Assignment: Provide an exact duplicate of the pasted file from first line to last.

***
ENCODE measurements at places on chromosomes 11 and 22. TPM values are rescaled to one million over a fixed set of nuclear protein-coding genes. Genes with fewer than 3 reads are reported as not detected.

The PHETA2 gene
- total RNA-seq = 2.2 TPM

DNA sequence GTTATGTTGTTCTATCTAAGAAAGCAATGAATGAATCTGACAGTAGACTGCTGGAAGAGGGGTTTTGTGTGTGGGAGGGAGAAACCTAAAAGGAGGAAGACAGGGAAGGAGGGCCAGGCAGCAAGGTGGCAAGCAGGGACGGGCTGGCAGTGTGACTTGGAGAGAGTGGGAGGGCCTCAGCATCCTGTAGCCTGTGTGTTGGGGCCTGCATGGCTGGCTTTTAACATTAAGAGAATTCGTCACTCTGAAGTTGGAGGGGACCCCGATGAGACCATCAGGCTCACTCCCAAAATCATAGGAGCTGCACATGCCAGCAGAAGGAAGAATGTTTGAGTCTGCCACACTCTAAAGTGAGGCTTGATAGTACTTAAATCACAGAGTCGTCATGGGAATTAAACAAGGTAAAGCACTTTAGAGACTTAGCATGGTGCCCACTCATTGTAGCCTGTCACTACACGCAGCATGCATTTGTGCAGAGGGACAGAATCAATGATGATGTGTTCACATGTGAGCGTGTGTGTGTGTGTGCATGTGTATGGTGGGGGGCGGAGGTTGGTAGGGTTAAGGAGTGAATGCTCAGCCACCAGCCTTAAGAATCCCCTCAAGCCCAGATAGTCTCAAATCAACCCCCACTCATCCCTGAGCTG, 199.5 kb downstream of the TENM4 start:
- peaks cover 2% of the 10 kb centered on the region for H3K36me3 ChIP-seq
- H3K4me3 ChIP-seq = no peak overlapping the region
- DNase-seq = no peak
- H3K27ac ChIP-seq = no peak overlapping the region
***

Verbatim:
ENCODE measurements at places on chromosomes 11 and 22. TPM values are rescaled to one million over a fixed set of nuclear protein-coding genes. Genes with fewer than 3 reads are reported as not detected.

The PHETA2 gene
- total RNA-seq = 2.2 TPM

DNA sequence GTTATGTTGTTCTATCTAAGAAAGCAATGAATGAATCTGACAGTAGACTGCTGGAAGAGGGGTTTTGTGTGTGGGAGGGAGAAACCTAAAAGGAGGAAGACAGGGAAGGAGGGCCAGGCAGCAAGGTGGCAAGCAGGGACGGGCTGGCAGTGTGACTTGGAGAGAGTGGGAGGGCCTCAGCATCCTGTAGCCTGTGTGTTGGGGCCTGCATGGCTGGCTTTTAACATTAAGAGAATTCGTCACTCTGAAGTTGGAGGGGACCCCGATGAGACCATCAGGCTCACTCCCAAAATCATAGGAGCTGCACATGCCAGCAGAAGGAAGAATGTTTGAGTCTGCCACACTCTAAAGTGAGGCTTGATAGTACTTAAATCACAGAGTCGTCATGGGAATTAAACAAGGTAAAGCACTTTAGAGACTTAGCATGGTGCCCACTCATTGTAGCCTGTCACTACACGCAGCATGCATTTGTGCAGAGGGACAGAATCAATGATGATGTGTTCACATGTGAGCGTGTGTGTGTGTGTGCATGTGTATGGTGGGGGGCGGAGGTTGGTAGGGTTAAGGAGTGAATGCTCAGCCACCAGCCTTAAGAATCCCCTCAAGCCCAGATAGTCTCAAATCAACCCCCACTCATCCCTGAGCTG, 199.5 kb downstream of the TENM4 start:
- peaks cover 2% of the 10 kb centered on the region for H3K36me3 ChIP-seq
- H3K4me3 ChIP-seq = no peak overlapping the region
- DNase-seq = no peak
- H3K27ac ChIP-seq = no peak overlapping the region